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City of Bremerton
345 6th Street, Suite 600
Bremerton, WA 98337
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Drinking Water Quality Report

Click here to download the Drinking Water Quality Report in PDF Format.

Bremerton Drinking Water Quality Excellent

The City of Bremerton Water Utility is pleased to provide you with its annual water quality and efficiency report. Bremerton is committed to safeguarding its surface and groundwater sources. This brochure is a summary of the test results for water provided to over 50,000 customers last year. It reflects the commitment of Water Utility employees to deliver you excellent quality water. Included are details about:
  • where your water comes from,
  • what it contains, and
  • how it compares to standards set by regulatory agencies.
Safe drinking water is essential. Citizens need to be well-informed to wisely utilize water resources and to support the improvements necessary to maintain high quality drinking water.

Protecting Our Water Supplies

Bremerton is fortunate to have well-protected water supplies. Surface water from the Union River headwaters and groundwater from production wells located in the Bremerton area provide the supply for Bremerton's water. All sources are managed in accordance with Washington State Department of Health requirements, Federal Environmental Protection Agency (EPA) regulations, and best management practices for water supply systems. Bremerton owns and protects the 3,000-acre watershed surrounding the Union River supply - this is a great value to our rate payers. Access to the watershed is secured, patrolled, and limited to water supply and forestry management activities. Each year the Washington State Department of Health inspects the surface supply. Groundwater wells are also safeguarded through efforts to protect critical areas around the wellheads. All water facilities are monitored and patrolled.



Bremerton's Water Needs Minimal Treatment

Bremerton's water system is operated and maintained by experienced personnel certified by the State. The Washington State Department of Health determined Bremerton's Union River water source to be of such good quality that the City is not required to install a filtration facility as long as all water quality, operational, and watershed protection requirements are met. Bremerton consistently meets these quality standards. Treatment of Bremerton's water currently consists of disinfection (chlorine and ultraviolet light) and corrosion control. Corrosion treatment increases the pH of water and is required to prevent Bremerton's water from leaching lead from customer's household plumbing. Sampling results confirm this treatment is successful in achieving corrosion control.

The City of Bremerton performs systematic flushing of the water distribution system. Customers are notified about flushing through newspaper ads, neighborhood signs, the City's website, e-News, and the Water Hotline (360-473-5490). Flushing is a process of sending a rapid flow of water through the mains to clean them. This helps to maintain water quality by removing naturally-occurring sediment. Flushing may cause temporary discoloration of your water. While this discoloration may be unpleasant, it is not harmful. If this happens, call the Water Hotline or visit Bremerton's website for instructions on flushing your service. If your water does not clear up after the flushing process, please call the Customer Response Line at 360-473-5920.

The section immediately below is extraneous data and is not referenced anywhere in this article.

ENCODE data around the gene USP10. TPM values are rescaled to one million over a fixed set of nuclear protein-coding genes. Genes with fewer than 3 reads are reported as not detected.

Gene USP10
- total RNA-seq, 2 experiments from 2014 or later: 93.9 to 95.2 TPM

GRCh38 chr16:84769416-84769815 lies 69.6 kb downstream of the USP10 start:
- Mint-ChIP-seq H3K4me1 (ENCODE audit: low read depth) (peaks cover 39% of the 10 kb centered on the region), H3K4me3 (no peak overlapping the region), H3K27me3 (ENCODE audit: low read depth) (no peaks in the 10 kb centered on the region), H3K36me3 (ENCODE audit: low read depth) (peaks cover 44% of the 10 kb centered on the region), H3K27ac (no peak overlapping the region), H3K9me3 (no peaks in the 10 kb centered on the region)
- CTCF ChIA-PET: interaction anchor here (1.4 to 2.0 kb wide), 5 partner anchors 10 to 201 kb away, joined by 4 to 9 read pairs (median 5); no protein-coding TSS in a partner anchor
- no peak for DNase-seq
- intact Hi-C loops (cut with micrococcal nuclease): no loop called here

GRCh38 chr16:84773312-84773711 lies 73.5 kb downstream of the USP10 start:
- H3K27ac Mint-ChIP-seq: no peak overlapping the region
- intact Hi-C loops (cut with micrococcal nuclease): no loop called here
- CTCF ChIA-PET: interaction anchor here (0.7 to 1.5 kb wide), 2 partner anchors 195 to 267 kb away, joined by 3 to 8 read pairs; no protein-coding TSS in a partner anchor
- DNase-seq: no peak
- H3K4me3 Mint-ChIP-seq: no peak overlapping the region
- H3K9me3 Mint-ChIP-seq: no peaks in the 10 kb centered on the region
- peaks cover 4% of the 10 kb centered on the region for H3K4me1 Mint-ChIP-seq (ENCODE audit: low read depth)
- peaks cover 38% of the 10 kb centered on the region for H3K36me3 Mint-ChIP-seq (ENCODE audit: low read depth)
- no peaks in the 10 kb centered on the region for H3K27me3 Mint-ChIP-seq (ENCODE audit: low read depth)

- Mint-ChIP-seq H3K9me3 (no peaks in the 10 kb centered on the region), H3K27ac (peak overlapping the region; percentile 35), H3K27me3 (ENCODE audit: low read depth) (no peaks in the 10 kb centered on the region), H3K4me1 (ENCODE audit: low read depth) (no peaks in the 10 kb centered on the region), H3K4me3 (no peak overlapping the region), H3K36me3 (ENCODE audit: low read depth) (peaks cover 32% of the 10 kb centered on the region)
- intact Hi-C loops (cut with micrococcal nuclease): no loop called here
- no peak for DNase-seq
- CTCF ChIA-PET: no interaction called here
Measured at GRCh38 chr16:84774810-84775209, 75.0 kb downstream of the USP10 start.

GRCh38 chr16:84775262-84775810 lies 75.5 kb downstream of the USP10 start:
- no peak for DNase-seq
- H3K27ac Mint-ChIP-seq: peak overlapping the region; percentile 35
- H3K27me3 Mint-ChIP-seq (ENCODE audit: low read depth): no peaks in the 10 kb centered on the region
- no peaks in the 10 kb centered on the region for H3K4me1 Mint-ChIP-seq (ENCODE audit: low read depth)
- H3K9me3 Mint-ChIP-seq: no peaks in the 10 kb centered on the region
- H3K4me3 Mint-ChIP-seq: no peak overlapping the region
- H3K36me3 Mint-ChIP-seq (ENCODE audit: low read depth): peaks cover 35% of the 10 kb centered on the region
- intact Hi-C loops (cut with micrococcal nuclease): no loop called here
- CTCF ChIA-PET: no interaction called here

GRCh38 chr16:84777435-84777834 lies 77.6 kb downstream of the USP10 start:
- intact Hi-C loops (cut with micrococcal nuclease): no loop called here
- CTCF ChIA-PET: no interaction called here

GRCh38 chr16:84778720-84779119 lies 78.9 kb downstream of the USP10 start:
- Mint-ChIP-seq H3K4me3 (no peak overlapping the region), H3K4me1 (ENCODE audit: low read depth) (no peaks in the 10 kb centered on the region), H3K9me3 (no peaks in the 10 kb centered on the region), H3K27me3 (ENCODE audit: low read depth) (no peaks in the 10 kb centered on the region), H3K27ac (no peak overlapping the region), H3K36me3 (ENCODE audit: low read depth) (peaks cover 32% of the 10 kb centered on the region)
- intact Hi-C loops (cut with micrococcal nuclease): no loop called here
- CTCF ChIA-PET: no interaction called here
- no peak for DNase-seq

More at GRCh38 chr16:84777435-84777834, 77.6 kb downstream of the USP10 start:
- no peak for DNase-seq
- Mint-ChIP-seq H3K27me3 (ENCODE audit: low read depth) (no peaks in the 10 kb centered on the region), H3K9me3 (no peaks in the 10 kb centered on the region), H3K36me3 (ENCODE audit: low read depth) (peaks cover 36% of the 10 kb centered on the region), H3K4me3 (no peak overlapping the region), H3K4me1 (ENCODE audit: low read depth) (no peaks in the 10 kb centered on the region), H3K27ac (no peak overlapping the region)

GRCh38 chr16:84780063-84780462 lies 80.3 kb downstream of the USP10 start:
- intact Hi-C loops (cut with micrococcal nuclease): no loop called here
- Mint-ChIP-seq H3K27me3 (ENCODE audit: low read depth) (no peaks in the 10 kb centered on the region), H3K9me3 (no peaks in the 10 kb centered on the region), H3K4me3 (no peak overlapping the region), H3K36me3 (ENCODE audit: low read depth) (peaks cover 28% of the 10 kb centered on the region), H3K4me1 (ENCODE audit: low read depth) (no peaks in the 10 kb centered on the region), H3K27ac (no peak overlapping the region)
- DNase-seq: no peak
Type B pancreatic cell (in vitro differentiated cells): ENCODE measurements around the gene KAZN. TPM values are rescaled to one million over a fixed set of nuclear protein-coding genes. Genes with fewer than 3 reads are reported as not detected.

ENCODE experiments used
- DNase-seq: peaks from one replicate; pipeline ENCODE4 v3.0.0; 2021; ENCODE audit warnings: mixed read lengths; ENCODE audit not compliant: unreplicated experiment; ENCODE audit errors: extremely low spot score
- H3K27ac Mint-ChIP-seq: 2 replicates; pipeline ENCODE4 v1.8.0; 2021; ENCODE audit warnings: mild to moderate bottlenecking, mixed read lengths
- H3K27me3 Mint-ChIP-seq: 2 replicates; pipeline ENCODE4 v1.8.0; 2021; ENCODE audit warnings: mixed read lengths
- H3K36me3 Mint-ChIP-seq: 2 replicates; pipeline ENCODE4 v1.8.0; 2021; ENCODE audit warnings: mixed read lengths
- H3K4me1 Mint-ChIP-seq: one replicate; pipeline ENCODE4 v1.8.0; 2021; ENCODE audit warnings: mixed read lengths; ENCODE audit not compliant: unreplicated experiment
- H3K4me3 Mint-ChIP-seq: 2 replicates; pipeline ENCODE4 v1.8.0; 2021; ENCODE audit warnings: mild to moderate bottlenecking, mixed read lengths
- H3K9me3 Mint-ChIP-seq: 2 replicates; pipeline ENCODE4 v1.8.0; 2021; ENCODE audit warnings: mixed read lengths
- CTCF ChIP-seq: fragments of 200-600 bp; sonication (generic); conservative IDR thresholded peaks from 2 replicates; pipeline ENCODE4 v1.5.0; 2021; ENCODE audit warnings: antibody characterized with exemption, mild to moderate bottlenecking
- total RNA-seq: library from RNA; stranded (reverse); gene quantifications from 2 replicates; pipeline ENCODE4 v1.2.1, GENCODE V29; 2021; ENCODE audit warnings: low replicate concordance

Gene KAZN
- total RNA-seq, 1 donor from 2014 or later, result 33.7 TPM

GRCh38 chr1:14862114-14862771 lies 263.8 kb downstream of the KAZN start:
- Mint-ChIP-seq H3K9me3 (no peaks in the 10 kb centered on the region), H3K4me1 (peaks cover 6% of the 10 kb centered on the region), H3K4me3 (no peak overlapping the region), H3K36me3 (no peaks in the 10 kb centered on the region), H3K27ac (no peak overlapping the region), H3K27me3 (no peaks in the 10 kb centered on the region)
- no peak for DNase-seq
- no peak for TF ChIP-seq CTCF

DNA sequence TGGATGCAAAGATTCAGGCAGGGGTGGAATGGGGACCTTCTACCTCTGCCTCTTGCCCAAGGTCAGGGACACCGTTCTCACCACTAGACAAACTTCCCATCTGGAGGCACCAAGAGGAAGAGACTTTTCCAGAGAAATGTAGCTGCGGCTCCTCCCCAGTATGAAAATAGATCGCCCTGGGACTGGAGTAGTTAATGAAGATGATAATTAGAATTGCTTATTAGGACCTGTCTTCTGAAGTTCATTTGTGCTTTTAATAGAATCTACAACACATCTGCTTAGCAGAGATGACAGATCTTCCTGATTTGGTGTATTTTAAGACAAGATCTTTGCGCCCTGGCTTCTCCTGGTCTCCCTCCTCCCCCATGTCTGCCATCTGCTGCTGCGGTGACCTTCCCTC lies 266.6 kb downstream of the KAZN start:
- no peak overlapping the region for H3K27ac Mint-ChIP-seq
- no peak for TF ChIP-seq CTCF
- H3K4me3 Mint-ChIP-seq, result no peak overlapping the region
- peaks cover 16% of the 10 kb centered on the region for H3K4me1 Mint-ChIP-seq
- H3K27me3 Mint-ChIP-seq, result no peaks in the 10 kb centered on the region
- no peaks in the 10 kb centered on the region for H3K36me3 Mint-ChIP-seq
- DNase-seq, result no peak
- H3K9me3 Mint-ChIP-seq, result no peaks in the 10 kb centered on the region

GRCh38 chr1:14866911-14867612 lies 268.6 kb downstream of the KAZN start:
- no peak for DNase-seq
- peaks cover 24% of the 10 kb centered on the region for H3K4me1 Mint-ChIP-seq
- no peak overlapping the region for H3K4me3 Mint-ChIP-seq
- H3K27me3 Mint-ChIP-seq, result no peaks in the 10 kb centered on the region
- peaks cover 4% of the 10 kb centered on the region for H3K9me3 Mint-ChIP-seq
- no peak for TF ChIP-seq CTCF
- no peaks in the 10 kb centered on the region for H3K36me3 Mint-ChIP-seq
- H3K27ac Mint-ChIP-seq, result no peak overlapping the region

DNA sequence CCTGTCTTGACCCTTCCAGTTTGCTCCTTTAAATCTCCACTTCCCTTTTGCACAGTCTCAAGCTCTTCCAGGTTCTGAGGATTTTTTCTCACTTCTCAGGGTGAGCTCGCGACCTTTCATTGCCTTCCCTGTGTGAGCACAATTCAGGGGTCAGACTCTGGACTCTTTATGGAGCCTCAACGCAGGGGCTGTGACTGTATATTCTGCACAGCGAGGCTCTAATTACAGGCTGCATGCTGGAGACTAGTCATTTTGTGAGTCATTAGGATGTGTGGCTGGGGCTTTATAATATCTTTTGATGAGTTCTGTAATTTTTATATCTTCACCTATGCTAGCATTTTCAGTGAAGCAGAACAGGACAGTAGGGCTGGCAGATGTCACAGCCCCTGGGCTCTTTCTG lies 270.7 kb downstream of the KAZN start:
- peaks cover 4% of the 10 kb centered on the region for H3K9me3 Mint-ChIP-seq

Water Quality Summary

Your drinking water is regularly tested in accordance with all federal and state regulations for over 50 substances in both the water sources and the distribution system. Last year the City of Bremerton conducted over 1,000 tests for the parameters listed below. Only those detected are listed in the water quality summary.

SAMPLING SCHEDULE
Compound
Frequency
Compound
Frequency
Chlorine residual Continuous monitoring Giardia/Cryptosporidium Once a month
Turbidity Continuous monitoring Nitrate Annually
pH Continuous monitoring Inorganic chemicals Every 3 years
Total coliform Weekly Volatile organic compounds Every 3 years
Disinfection by-products Quarterly Radionuclides Every 3 years

Listed below are the few substances detected in Bremerton's water last year. All results meet protective standards set by federal and state agencies. Not listed are the substances that were tested but NOT detected. The amounts allowed in drinking water are so small, they are measured in parts per million or parts per billion. We have tried to make this report easy to understand; however, drinking water quality issues can be complex and technical. For additional water quality information, please call 360-473-5920.

SUBSTANCES DETECTED
Parameter
Highest Level Allowed
EPA's MCL
Ideal Goals
EPA's MCLG
Potential
Sources
Highest Level Detected in 2013
Ranges of Levels Detected in 2013
Meets Standard
Regulated at the Surface Water Source
Turbidity
Treatment Technique
5 NTU
N/A
Soil runoff
1.26 NTUs
0.37 - 1.26 NTUs
Yes

Sodium
No limit set
N/A
Naturally-
occurring
5.73 ppm
ND - 5.73
Yes
Regulated at the Groundwater Sources
Arsenic
10 ppb
0
Erosion of natural deposits
4 ppb
ND - 4 ppb
Yes

Radium 228
Most recently sampled in 2009
5 pCi/l
0
Erosion of natural deposits
1.6
ND - 1.6
Yes

Sodium
No limit set
N/A
Naturally-
occurring
7.39 ppm
5.92 - 7.39
Yes
Regulated in the Distribution System
Total coliform
Presence of coliform in less than 5% of monthly samples
0
Natrually-
occurring
863 samples were taken in 2013 and only two had coliform present.
Yes

Trihalomethanes
80 ppb
N/A
By-product of drinking water chlorination
62 ppb
locational running annual average
36 - 70 ppb
Yes

Haloacetic acids
60 ppb
N/A
By-product of drinking water chlorination
40 ppb
locational running annual average
ND - 59 ppb
Yes

Chlorine
4 ppm
4 ppm
Water additive used to control microbes
0.63 ppm
annual average
ND - 1.43 ppm
Yes
Regulated at the Customer Tap
Lead
Most recently sampled in 2011
Action Level = 15 ppb
0
Household plumbing
3 ppb
90th percentile
One sample site exceeded the Action Level
Yes

Copper
Most recently sampled in 2011
Action Level = 1300 ppb
0
Household plumbing
40 ppb
90th percentile
No sample sites exceeded the Action Level
Yes

Definitions

Action Level is the concentration of contaminant that, if exceeded, triggers treatment or other requirements a water system must follow. Ninety percent (90%) of all samples must be below this amount.
MCL (Maximum Contaminant Level) is the highest level of a contaminant that is allowed in drinking water.MCLs are set as close to the MCLGs as feasible using the best available treatment technology.
MCLG (Maximum Contaminant Level Goal) is the level of a contaminant in drinking water below which no known or expected risk to health exists. MCLGs allow for a margin of safety.MRDL (Maximum Residual Disinfectant Level) is the highest level of a disinfectant allowed in water.